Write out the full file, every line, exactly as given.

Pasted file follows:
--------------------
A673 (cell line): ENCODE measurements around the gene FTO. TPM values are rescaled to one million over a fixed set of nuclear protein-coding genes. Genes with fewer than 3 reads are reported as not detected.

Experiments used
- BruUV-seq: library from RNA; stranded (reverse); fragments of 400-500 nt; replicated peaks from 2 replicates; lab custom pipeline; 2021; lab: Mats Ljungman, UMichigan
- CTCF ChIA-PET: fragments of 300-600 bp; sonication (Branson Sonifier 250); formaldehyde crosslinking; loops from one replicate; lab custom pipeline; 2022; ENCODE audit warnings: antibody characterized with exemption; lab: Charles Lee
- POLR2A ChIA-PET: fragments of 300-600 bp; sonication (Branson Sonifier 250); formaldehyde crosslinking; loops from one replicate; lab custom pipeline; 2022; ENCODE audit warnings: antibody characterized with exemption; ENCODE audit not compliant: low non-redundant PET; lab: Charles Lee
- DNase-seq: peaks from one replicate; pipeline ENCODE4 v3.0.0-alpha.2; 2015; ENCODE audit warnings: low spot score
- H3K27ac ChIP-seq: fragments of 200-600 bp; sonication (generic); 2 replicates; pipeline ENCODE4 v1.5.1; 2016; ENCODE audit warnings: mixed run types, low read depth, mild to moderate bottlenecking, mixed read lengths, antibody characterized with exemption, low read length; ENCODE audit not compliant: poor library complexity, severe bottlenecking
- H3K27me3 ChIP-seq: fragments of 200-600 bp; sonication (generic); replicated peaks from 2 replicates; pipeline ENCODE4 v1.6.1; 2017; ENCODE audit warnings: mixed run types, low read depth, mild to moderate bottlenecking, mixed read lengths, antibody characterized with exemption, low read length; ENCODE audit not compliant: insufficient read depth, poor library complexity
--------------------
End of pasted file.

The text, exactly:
A673 (cell line): ENCODE measurements around the gene FTO. TPM values are rescaled to one million over a fixed set of nuclear protein-coding genes. Genes with fewer than 3 reads are reported as not detected.

Experiments used
- BruUV-seq: library from RNA; stranded (reverse); fragments of 400-500 nt; replicated peaks from 2 replicates; lab custom pipeline; 2021; lab: Mats Ljungman, UMichigan
- CTCF ChIA-PET: fragments of 300-600 bp; sonication (Branson Sonifier 250); formaldehyde crosslinking; loops from one replicate; lab custom pipeline; 2022; ENCODE audit warnings: antibody characterized with exemption; lab: Charles Lee
- POLR2A ChIA-PET: fragments of 300-600 bp; sonication (Branson Sonifier 250); formaldehyde crosslinking; loops from one replicate; lab custom pipeline; 2022; ENCODE audit warnings: antibody characterized with exemption; ENCODE audit not compliant: low non-redundant PET; lab: Charles Lee
- DNase-seq: peaks from one replicate; pipeline ENCODE4 v3.0.0-alpha.2; 2015; ENCODE audit warnings: low spot score
- H3K27ac ChIP-seq: fragments of 200-600 bp; sonication (generic); 2 replicates; pipeline ENCODE4 v1.5.1; 2016; ENCODE audit warnings: mixed run types, low read depth, mild to moderate bottlenecking, mixed read lengths, antibody characterized with exemption, low read length; ENCODE audit not compliant: poor library complexity, severe bottlenecking
- H3K27me3 ChIP-seq: fragments of 200-600 bp; sonication (generic); replicated peaks from 2 replicates; pipeline ENCODE4 v1.6.1; 2017; ENCODE audit warnings: mixed run types, low read depth, mild to moderate bottlenecking, mixed read lengths, antibody characterized with exemption, low read length; ENCODE audit not compliant: insufficient read depth, poor library complexity